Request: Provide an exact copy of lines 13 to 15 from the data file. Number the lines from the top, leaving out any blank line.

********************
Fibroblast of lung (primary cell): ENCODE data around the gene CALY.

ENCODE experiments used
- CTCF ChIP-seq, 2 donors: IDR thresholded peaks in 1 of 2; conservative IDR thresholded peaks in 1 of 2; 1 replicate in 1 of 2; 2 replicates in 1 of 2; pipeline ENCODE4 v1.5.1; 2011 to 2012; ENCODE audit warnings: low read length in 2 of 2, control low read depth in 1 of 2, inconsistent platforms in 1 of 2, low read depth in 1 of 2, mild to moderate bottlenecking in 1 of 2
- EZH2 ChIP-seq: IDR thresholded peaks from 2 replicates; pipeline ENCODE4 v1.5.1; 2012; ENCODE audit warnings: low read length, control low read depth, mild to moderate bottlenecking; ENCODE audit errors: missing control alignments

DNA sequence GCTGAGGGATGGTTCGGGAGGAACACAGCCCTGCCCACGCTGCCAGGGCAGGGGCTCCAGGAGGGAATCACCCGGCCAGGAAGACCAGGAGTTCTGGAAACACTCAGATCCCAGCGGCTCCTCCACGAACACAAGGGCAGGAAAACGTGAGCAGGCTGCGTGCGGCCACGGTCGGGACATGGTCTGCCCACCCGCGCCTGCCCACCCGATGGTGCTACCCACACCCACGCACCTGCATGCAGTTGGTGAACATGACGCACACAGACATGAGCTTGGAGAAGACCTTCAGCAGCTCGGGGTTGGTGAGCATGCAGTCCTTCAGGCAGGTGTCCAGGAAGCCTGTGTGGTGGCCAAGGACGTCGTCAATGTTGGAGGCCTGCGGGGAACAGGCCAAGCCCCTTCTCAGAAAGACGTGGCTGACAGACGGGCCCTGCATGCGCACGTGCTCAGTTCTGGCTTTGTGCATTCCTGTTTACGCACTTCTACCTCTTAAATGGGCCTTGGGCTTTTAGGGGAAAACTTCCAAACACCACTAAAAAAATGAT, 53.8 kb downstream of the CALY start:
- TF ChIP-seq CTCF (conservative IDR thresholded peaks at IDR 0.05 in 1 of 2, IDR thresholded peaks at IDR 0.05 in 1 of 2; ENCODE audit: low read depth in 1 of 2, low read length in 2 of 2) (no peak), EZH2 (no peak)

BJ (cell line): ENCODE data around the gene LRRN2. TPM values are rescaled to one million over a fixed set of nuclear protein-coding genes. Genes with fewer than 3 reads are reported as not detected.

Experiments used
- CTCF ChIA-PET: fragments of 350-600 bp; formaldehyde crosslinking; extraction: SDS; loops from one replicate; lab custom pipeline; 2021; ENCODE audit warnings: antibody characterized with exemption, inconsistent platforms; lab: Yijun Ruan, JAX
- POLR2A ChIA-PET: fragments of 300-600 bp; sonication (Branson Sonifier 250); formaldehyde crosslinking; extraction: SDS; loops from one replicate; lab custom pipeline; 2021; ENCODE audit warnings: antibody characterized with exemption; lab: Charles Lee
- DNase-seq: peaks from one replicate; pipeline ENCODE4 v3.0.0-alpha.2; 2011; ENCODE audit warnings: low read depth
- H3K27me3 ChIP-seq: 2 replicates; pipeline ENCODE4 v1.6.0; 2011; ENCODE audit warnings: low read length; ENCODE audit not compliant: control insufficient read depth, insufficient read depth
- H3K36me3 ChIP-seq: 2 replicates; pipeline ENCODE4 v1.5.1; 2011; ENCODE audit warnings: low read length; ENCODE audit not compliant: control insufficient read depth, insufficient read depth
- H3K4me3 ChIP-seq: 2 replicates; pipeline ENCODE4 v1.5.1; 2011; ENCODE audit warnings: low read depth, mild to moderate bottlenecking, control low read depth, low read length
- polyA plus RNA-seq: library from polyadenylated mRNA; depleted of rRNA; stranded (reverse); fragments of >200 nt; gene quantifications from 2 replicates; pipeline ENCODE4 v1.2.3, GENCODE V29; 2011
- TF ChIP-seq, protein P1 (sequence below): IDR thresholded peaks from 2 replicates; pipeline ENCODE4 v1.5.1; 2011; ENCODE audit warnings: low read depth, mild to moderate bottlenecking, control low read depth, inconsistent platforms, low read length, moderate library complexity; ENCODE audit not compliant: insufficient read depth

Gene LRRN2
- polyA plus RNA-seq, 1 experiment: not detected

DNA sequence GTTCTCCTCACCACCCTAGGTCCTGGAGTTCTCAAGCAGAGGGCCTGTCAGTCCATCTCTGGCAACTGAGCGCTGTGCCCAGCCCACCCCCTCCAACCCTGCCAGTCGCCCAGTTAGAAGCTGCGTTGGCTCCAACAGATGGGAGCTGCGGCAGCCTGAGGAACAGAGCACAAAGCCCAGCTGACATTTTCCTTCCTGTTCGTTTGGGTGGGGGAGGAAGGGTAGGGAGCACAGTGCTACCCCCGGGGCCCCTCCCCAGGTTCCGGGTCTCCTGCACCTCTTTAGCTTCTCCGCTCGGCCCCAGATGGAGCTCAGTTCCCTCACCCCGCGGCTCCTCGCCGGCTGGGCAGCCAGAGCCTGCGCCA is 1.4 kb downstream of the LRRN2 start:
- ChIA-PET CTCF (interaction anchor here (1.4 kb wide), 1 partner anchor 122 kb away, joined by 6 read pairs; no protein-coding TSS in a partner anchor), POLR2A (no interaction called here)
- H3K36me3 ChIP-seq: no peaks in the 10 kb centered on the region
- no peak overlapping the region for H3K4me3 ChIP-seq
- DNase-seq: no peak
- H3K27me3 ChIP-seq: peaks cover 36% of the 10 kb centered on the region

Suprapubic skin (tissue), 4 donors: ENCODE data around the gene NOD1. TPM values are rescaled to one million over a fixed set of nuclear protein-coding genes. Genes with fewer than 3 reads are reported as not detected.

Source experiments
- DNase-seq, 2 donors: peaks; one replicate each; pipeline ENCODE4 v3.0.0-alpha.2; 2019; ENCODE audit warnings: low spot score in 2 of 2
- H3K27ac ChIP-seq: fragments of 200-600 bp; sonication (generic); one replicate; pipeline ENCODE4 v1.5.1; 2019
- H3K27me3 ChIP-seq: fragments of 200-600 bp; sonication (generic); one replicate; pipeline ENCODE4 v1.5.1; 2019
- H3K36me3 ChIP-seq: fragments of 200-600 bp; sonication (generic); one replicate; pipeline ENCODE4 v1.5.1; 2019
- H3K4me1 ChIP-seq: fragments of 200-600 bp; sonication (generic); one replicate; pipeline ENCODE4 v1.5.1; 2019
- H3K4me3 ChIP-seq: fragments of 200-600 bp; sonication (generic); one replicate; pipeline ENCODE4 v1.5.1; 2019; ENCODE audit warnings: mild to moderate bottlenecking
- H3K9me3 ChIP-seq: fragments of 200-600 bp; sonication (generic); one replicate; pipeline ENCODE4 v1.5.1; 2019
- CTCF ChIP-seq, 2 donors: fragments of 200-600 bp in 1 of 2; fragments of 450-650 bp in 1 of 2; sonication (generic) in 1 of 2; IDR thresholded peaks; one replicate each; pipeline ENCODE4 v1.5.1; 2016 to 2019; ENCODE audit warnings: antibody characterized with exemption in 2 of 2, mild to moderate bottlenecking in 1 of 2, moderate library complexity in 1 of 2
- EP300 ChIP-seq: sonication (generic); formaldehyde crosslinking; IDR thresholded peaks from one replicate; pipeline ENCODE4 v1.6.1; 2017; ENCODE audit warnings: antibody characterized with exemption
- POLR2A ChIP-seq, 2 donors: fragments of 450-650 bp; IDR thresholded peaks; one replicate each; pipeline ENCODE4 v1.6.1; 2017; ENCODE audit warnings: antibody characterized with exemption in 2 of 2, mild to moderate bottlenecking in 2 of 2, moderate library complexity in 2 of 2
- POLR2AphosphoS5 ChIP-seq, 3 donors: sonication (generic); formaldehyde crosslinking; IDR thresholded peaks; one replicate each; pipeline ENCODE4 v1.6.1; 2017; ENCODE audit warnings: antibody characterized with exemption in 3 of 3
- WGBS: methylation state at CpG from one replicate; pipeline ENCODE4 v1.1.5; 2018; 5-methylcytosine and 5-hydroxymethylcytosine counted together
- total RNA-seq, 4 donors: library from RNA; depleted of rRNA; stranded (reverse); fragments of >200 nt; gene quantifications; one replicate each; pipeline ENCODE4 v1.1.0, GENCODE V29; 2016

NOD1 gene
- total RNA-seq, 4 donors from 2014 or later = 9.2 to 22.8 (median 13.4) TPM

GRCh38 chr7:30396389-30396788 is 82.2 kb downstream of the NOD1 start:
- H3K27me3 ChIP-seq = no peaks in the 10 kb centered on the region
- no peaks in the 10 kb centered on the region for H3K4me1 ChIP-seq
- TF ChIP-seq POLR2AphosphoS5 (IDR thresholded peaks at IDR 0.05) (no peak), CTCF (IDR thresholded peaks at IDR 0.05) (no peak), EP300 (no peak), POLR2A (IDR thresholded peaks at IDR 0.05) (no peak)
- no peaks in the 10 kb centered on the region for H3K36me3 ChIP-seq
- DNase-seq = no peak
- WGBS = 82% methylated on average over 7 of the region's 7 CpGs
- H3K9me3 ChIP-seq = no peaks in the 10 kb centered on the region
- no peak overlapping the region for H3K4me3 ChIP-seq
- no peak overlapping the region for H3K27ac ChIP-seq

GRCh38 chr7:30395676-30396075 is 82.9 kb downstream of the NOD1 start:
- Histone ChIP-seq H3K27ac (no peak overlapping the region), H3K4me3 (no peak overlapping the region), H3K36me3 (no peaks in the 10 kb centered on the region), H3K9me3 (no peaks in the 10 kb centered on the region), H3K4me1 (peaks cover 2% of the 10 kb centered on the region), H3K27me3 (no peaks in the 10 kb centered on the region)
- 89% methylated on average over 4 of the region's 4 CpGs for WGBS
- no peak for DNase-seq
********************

- H3K36me3 ChIP-seq: 2 replicates; pipeline ENCODE4 v1.5.1; 2011; ENCODE audit warnings: low read length; ENCODE audit not compliant: control insufficient read depth, insufficient read depth
- H3K4me3 ChIP-seq: 2 replicates; pipeline ENCODE4 v1.5.1; 2011; ENCODE audit warnings: low read depth, mild to moderate bottlenecking, control low read depth, low read length
- polyA plus RNA-seq: library from polyadenylated mRNA; depleted of rRNA; stranded (reverse); fragments of >200 nt; gene quantifications from 2 replicates; pipeline ENCODE4 v1.2.3, GENCODE V29; 2011